By Kirby Trahan
The Saturday morning scene: the house is upside down, dishes to be done, laundry to be folded and floors that most definitely need a good mopping. The kids have been in school all week, so it’s our first full day off together, and I’d like to spend it taking them on an adventure, not playing Martha Stewart.
Whether a working mom or stay-at-home-mom, the balance between keeping up a tidy home and creating memories with our children often comes into play. Are our babies going to remember that the house was always spotless and sparkling? I say they will remember the laughter and joy of moments in time, while embracing the inevitable mess surrounding them. Because ladies, the mess is inevitable.
How many times have you cleaned up the living room or folded a perfect pile of laundry before you leave the house, just to have the toy bin dumped over? Or shed a tear as you watch your toddler swipe his imaginary sword of an arm over a mountain of tediously folded shirts? Instead of envisioning waterboarding my kid when this happens, I’ve simply learned it does not matter. Better yet, I’ll leave the house in its perfect mess and walk out the door into a day of new experiences that have zero to do with a vacuum or sponge.
According to the Oxford English Dictionary, a housewife is a married woman whose main occupation is caring for her family, managing household affairs and doing housework.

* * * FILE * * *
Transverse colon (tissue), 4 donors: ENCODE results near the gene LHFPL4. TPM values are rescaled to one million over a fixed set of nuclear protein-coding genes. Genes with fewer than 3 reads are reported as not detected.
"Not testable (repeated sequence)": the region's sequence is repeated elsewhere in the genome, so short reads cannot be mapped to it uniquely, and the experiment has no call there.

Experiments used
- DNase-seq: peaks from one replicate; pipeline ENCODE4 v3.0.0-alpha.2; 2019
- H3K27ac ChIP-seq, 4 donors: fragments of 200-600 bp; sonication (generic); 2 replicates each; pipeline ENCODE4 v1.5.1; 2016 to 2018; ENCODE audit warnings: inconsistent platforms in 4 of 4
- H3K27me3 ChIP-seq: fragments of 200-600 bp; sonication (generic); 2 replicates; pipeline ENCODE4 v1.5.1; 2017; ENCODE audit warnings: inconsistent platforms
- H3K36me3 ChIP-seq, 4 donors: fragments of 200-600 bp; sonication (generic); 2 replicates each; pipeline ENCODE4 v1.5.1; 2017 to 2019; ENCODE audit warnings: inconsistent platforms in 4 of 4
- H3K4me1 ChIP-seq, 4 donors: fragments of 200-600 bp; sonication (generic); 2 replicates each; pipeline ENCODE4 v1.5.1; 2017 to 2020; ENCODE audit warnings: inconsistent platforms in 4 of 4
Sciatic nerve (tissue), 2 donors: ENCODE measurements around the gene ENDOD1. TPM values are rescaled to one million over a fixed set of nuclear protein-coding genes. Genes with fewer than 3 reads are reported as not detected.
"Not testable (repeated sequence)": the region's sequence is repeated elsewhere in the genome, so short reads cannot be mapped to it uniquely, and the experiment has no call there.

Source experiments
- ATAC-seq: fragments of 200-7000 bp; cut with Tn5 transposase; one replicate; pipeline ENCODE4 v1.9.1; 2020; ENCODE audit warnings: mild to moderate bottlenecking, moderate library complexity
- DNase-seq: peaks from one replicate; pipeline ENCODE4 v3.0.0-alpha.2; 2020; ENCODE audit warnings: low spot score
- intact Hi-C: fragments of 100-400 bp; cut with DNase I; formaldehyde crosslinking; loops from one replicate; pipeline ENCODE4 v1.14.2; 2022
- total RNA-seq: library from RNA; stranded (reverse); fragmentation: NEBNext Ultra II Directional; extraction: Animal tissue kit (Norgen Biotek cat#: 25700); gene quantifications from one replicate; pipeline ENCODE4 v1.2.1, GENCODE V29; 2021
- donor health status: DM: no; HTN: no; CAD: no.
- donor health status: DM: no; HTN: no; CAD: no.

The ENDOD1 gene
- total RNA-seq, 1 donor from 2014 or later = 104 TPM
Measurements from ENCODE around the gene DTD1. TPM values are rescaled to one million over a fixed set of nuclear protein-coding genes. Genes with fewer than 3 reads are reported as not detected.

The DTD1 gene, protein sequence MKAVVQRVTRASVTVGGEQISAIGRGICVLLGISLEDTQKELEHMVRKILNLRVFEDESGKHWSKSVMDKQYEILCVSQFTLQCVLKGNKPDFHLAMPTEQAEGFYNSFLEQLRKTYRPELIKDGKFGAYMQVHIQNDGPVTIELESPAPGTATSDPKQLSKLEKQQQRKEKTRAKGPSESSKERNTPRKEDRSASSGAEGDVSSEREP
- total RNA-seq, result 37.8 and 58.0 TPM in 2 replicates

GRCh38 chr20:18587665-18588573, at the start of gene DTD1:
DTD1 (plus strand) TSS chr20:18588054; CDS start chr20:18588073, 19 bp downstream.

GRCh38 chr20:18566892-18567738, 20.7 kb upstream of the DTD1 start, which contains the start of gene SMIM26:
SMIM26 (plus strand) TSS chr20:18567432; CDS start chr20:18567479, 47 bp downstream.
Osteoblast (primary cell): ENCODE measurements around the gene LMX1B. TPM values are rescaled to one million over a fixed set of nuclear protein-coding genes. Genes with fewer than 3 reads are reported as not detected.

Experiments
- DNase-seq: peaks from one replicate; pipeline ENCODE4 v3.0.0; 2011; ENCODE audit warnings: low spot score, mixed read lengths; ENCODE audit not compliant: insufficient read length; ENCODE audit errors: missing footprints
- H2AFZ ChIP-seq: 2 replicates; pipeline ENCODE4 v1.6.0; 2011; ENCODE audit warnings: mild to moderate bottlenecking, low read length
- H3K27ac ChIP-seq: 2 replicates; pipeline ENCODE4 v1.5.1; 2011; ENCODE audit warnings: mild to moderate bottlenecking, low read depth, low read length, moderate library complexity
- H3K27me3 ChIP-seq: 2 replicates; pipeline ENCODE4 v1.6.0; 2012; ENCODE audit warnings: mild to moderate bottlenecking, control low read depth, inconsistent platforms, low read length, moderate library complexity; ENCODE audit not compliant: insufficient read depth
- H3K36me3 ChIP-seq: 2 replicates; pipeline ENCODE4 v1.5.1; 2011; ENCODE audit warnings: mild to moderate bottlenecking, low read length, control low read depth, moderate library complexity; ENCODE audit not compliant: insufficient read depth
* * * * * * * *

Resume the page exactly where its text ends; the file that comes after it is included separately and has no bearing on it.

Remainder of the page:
Somehow in this day and age we still feel, with insurmountable personal (and often outside) pressure, that we must strive to be that perfect 1950s housewife even while maintaining a career, and of course still have the energy at the end of the day to want to have sex with our husbands. In the same vein as choosing playtime with our kids, why not also choose it with our partners? Most women I know would be in favor of skipping tomorrow’s meal prep to head upstairs instead and have their biscuits buttered.
A friend recently told me that in a therapy session with her ex-husband, while each was discussing major key points for discord in their marriage, she spoke of lack of communication and connection, while he spoke of wanting her to spend more time tending to the house, rather than taking the children out and about. This idea baffles me.
They say it takes a village. Ain’t that the damn truth? Danny Tanner may have had three kids and not a drop of mess on the floor at any given time, but he also had Uncle Jessie, Joey and Aunt Becky around to help. The picture-perfect representation of pristine homes on TV shows (and all the unseen production assistants in the background) makes us feel like we need to be superheroes.
And mothers are superheroes, no doubt. The fact that we create, birth and raise little adorably psychotic humans without checking into an insane asylum ourselves is proof enough. But magical wizards we are not. We can’t wave a magic wand and create more hours in the day.
Take a breath and prioritize. Are the kids fed? Breathing? Happy? If you answered yes, then congratuf*ckinglations. You’ve survived another day. Now pour a drink, put down the broom, turn on some tunes and dance with them in the middle of your disorderly home and make some messy memories.